Woodlice

The greyish, oval woodlice, somewhat reminiscent of tiny armadillos, are among the better known small crawling invertebrates, and they have acquired many folk names. In Scotland, for instance, they are known as slaters.
Woodlice are the only crustaceans that have become adapted to living exclusively on land. Other well-known crustaceans include lobsters, crabs, prawns and sandhoppers.
The relationship of woodlice to the other crustaceans is shown by the fact that the female carries her eggs around in a special brood pouch, and that they breathe by gills, which are in the form of thin-skinned appendages on the legs.
Woodlice have to live in damp places for the gills can only function if they are kept damp. The body does not have the waterproof, waxy outer cuticle characteristic of an insect, and if a woodlouse wanders into a dry room it will become desiccated within a few hours.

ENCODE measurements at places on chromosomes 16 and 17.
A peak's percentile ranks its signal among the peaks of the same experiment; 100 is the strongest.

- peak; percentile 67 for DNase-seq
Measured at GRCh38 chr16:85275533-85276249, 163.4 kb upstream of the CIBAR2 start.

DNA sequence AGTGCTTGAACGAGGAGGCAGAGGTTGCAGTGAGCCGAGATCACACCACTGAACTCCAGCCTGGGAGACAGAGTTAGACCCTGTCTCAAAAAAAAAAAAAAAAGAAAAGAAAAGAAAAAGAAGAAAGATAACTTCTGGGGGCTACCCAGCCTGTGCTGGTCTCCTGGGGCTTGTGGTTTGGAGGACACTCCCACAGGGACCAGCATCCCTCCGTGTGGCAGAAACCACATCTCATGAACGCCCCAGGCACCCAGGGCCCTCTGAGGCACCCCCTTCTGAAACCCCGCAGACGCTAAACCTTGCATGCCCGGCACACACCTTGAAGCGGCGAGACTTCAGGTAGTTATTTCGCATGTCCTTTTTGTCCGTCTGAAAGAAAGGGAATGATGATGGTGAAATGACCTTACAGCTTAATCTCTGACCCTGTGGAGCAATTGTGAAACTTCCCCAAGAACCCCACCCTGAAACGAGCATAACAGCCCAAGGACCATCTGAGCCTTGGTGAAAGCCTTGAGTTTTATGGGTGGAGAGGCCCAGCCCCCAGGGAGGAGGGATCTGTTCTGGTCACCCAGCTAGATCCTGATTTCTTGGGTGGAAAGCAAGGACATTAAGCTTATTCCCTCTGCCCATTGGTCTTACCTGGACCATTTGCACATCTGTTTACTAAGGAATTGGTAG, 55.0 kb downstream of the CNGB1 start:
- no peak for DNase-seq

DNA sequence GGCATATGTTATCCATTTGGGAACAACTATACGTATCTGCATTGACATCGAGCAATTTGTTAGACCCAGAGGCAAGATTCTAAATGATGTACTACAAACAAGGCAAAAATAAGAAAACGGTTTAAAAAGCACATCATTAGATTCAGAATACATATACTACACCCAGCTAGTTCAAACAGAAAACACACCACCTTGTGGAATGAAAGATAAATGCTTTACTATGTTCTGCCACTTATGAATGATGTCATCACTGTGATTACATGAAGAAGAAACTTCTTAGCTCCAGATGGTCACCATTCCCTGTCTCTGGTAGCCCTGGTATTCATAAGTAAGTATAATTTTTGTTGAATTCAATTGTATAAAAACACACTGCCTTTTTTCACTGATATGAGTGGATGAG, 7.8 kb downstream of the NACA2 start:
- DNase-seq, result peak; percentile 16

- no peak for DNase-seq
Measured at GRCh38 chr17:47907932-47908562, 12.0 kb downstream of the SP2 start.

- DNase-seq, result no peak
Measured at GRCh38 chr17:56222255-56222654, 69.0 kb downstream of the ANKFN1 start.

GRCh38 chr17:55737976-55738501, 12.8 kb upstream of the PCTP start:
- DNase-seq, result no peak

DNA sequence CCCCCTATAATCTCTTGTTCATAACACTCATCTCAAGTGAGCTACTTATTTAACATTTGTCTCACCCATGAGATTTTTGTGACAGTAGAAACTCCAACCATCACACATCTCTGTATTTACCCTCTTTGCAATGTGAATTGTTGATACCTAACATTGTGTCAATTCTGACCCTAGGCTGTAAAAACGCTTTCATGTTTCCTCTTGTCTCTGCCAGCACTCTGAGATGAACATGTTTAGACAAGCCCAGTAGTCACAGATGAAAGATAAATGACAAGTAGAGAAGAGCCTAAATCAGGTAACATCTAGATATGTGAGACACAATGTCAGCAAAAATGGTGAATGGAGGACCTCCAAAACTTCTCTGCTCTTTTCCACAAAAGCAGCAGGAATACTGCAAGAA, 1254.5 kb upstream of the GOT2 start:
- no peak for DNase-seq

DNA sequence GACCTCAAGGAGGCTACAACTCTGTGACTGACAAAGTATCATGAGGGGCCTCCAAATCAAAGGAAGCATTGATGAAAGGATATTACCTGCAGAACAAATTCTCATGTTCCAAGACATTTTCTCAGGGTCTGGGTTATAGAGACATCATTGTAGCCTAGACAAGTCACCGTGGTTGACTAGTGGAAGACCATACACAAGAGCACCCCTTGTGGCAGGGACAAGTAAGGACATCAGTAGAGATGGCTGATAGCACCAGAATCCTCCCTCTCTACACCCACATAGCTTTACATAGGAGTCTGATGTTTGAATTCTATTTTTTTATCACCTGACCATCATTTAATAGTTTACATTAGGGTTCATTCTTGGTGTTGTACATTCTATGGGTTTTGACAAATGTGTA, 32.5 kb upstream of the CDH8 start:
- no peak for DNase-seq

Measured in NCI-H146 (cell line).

These small crustaceans feed mainly on plant matter, but may also gnaw dead animals. Those that are seen in houses and cellars usually belong to the species Oniscus asellus and Porcellio scaber.
When large numbers of woodlice are seen indoors it means that the atmosphere is too damp. Sometimes several of them may find their way into a room or cellar, and these will usually be newly hatched individuals from a pile of old straw or withered leaves, or other garden refuse. They occasionally cause damage by gnawing fruit and vegetables stored in a damp cellar.